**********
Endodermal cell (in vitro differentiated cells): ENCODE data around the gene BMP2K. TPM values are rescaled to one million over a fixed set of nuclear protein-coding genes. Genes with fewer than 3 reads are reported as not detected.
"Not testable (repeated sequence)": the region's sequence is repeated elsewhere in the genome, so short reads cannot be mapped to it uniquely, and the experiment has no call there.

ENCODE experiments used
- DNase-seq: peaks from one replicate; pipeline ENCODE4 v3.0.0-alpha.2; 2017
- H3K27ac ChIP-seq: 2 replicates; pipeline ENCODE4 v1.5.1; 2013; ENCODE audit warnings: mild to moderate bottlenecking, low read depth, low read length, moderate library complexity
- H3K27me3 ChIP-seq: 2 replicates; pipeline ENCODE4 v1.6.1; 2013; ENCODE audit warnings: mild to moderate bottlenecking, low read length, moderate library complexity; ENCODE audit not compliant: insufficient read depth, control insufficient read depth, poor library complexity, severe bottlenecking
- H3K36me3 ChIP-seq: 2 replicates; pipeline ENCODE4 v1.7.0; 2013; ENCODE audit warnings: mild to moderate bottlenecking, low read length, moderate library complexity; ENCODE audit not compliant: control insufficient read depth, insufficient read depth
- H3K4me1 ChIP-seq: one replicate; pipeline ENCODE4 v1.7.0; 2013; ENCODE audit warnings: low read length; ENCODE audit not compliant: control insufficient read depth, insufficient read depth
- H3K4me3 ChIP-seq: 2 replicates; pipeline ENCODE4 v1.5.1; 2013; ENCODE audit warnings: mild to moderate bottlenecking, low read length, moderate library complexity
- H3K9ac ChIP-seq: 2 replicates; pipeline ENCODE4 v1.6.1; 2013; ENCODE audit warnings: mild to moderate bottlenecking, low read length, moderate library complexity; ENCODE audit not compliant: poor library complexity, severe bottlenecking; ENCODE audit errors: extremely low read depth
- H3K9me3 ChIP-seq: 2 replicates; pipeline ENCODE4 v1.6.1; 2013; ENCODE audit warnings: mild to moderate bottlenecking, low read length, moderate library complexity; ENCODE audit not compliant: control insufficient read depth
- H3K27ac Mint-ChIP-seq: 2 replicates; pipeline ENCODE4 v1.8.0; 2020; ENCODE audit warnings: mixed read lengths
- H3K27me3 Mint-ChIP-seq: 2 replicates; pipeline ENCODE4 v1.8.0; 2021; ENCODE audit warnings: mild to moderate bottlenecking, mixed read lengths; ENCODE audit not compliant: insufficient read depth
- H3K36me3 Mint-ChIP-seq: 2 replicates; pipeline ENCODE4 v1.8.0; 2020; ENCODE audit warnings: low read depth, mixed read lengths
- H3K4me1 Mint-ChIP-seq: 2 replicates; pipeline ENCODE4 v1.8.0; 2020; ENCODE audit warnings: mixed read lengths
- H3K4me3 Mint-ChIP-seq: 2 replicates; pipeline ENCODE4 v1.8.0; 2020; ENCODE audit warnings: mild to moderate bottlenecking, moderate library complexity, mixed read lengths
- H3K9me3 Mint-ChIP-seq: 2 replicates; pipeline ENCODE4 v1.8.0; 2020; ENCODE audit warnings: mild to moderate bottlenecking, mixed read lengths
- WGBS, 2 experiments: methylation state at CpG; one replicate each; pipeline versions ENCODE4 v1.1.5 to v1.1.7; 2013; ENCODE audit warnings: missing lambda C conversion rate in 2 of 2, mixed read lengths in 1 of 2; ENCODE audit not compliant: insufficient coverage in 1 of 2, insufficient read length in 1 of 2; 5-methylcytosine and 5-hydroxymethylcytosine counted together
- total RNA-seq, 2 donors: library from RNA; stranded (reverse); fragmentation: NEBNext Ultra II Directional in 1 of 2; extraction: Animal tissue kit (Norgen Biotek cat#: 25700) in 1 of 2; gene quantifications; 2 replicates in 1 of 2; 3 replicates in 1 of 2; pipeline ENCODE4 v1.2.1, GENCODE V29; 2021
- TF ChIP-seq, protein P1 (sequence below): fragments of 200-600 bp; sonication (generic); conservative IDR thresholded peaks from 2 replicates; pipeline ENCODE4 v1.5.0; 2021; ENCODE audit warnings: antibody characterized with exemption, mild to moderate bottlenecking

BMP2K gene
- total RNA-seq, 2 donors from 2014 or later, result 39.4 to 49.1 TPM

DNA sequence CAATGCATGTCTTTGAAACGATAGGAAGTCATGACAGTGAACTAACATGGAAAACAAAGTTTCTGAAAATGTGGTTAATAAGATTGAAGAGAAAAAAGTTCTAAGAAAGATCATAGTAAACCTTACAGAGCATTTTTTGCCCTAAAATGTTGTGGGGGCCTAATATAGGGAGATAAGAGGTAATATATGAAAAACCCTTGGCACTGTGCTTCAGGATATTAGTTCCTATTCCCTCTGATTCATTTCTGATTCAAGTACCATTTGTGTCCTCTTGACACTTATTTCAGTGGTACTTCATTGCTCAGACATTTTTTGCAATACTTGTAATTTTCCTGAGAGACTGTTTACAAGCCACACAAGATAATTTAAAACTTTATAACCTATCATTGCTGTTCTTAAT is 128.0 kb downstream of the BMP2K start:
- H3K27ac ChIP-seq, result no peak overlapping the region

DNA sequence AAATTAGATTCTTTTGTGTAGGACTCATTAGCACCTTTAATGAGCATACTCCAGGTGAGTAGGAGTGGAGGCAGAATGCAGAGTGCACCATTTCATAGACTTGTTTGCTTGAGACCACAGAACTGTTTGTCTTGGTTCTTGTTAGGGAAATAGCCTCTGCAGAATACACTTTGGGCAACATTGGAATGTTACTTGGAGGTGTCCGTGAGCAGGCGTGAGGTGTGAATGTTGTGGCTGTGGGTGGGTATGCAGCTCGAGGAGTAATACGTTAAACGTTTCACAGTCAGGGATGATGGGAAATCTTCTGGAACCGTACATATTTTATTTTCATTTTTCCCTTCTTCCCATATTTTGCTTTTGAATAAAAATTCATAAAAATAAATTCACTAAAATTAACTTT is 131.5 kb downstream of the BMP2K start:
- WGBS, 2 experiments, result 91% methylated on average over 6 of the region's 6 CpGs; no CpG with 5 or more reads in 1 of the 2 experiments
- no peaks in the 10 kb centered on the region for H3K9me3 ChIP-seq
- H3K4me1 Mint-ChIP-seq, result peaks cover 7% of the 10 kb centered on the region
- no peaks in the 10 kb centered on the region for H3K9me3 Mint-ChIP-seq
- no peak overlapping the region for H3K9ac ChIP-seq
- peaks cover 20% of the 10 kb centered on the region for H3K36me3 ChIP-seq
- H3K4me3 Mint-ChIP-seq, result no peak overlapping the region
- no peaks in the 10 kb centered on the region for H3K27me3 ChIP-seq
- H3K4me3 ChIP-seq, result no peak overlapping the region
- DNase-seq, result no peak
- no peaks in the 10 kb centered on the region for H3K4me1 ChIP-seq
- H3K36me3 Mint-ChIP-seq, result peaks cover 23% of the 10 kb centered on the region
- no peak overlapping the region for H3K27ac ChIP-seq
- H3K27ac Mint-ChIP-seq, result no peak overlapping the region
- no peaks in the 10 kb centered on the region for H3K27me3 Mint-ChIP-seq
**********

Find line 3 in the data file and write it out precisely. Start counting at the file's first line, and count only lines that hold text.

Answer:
ENCODE experiments used